I cannot deny that some rods are much nicer to cast than others, but, what suits me may not suit you so you think my choice is a pile of cack, while I am certain your’s is just a waste of good carbon fibre and we try and convince each other of our rods merits. Rods and their actions consumes thousands of pages of magazines and forum debates. Some manufactures rods are so sought after that whenever they bring out a new model their devotees can’t get rid of the old models soon enough so that they can make room for the new model. Can someone explain this to me please.
Next into the equation are lines. Actually, a decent double taper will fit most river or lake conditions but line manufactures have given us some nice alternatives. But once again there is a lot of hype surrounding some of them. Some, we know, were developed specifically for good casters to maximize their distance. Some were developed to maximize the distance of some not so good casters. Fair enough. I think it’s fair to say that some lines suit some rods better than others, don’t ask me why, it just is. On that basis you are better off trying to find a line that casts well on your rod than you are trying to find a rod you can cast such and such line with. Cheaper too.
Last into the equation comes technique. The problem here, as I see it, is that it’s the one part you can’t buy. No, it takes a little effort to acquire, and there’s the rub. Human nature being what it is most look for a short cut. They are convinced that the answer lies in the equipment and not with them, or at least they hope it is, God forbid they should have to put a little effort in and actually practice flycasting.
It’s just occurred to me that I haven’t written anything useful recently. Well you never know, this might not be either.
Recently on Sexyloops there was a comment that the Five Essentials are really only four, ”The rod tip must track in a straight line” (we call this straight line path btw, or SLP for short) is the objective and all the other ones ( Pause, Power application, No slack and Variable casting angle) are the things that must be done properly to achieve it. I don’t see it like that at all. If you don’t get the rod tip tracking straight in the first place then getting the other’s right won’t save the day, they all have to combine.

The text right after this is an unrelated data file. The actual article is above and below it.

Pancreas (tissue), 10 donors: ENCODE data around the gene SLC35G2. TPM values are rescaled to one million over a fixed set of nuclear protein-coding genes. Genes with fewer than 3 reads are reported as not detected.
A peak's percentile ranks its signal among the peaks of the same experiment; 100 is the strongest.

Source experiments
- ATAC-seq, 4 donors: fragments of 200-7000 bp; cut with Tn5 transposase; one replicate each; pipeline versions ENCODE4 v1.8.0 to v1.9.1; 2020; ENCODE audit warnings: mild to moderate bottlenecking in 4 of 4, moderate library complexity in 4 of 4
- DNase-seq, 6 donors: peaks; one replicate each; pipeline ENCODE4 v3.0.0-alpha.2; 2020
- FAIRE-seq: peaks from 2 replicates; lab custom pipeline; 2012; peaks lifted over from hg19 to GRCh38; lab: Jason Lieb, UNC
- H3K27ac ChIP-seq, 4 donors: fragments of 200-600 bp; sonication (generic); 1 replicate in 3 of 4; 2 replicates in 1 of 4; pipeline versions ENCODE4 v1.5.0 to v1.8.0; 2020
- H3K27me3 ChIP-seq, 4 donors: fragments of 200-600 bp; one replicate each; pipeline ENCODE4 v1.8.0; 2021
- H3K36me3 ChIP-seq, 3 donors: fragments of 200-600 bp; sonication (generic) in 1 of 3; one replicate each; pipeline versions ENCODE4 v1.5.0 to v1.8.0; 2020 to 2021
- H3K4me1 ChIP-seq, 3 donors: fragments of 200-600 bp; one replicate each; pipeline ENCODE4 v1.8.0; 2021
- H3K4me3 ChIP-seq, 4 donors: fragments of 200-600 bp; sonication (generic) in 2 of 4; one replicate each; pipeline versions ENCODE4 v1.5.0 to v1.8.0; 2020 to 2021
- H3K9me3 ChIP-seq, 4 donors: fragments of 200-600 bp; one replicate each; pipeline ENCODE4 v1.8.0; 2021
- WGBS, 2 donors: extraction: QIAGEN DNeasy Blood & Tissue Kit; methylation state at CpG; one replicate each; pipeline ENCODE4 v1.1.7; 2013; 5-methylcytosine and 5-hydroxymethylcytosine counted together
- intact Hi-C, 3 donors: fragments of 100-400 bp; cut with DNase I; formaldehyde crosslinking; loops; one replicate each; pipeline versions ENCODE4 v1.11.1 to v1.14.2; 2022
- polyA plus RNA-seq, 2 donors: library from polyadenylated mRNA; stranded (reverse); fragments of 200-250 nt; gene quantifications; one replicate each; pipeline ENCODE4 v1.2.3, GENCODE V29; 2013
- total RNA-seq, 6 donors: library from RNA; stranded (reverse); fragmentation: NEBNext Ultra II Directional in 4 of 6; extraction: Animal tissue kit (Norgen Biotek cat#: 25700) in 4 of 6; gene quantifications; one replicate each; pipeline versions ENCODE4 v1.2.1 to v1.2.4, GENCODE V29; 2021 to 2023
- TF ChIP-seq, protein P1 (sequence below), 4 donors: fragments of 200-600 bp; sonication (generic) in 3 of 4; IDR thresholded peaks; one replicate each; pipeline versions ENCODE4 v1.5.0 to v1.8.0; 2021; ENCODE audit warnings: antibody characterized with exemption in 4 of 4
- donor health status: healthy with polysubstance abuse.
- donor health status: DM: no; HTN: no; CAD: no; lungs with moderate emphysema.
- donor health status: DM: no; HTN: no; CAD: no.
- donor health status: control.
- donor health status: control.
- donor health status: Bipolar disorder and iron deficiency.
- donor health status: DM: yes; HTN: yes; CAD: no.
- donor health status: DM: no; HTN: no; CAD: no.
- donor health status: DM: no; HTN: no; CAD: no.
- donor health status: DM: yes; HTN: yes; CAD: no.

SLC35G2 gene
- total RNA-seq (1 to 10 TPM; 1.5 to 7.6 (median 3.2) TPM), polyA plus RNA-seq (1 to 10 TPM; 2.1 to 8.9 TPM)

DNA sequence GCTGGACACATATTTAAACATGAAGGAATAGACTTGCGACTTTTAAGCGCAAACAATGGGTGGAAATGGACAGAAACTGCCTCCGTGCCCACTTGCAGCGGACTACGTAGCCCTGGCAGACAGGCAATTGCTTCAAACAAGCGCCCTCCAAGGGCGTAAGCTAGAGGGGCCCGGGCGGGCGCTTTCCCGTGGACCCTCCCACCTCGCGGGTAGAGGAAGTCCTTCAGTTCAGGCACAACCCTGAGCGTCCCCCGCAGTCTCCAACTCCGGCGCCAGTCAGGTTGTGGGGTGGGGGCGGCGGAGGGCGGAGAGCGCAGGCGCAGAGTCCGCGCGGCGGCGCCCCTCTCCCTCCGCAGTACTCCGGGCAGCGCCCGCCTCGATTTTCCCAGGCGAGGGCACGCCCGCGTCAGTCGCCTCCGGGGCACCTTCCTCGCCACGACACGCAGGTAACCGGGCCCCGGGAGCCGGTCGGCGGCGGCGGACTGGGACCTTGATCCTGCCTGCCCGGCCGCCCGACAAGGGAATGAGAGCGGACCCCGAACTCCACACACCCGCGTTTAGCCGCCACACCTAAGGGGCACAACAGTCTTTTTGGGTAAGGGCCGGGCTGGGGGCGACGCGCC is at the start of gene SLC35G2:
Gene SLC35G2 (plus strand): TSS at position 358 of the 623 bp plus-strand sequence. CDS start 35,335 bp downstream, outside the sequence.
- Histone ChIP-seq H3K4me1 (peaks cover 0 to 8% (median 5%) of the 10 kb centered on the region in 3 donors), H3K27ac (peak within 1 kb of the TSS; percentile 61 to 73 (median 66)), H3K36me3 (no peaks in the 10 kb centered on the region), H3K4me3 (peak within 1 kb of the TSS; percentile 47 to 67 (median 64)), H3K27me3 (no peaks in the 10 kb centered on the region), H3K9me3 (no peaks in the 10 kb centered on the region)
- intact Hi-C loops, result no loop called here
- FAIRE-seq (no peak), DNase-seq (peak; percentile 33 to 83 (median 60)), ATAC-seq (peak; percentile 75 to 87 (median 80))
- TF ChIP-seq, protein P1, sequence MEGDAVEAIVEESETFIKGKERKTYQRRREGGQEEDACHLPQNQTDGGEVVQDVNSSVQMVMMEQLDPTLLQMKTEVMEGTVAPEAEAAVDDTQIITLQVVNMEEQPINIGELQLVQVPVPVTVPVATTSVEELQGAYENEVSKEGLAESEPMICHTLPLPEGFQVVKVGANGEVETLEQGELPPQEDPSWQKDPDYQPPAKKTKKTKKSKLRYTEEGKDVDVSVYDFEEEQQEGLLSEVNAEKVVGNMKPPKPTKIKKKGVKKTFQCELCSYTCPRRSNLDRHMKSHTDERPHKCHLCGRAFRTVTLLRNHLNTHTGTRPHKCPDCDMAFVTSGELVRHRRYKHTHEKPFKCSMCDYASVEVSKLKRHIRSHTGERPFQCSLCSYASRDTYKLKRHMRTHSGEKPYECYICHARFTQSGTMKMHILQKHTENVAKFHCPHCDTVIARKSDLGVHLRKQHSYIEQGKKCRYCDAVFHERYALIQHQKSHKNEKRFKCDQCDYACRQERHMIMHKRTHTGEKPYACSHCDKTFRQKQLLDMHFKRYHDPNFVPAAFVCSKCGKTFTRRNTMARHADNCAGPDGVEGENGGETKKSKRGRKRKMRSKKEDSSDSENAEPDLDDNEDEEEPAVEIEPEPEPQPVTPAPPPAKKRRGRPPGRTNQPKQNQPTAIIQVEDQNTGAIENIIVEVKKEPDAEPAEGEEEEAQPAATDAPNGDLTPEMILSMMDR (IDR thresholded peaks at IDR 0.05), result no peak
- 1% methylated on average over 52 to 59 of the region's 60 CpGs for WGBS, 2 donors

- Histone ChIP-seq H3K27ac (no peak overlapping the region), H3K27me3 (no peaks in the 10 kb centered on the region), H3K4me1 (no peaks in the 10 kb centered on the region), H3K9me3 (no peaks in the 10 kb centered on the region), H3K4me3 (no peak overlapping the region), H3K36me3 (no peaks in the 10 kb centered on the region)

SLP is a confusing concept because it is multi dimensional. We are not just talking about 180 deg back to front we are also talking about creating a horizontal straight line as well, which involves loading the rod appropriately for the amount of line you are casting. To add the confusion horizontal SLP is recognised as an ideal to strive for, in the hope you never quite achieve it, because if you did achieve it the line would just pile into the rod tip. In reality the tip path is always slightly domed and the difference between the top of the dome and rod straight position (RSP), where the line overtakes itself and forms the loop, plus a bit of rod rebound, ie, the bit where the rod tip goes beyond RSP and then comes back again, is the width that the loop will be. Confused? you should be sitting where I am!
So how do you work out this concept? I try and imagine I am trying to fire a loop down a 24” diameter tube 10′ long, suspended at casting height, without the line touching the sides. Now you can see that if the vertical tracking is out then the fly leg and rod leg won’t be parallel and the fly leg will rub the inside of the tube and if the horizontal SLP is not right you won’t create a loop tight enough to squeeze through the tube.
OK, I now accept that the Five Essentials do have an order and ”The rod tip must track in a straight line” should be number one on the list but I do not accept that the other four are subordinate to it.
Oh God, here we go again. I thought I had got distance out of my system, but no, here I am just in from a couple of hours of pure distance work, thats the third time this week. Casting conditions are just about perfect, very slight breeze, pressure dropping and still warm enough to be in shorts and T shirt. To make it interesting I now use three different five weights and lines and have a shootout between them. It has made me revise my opinion on the rods. For instance, I thought the Angel was the fastest of the three but when casting with a long line it bends right through to the butt, you can even feel the cork bending sometimes. The TCR never bends that far, I mean, you can put a very deep bend in it but not to the extent that you feel the cork bend. The Echo UD feels stiffer than both of the others, and heavier, in fact it feels a real brute, but I know it’s pretty well indestructible so I always put the DT on it because I have broken both of the others casting DT’s on them.
Now, which rod would you think cast the furthest consistently, the big beefy unbreakable Echo which can easily hold up 90′+ of DT. The more subtle but equally powerful TCR or the through action but fast frequency Angel 2TE?
Surprise, it’s the Angel. With all the rods I was casting mid to high 120′s but the Angel plonked me over 130, twice, one to equal to my old PB and another well over it.
Now, all I have to do is keep it working for a couple of weeks and the BFCC meeting on the 18th could become quite interesting.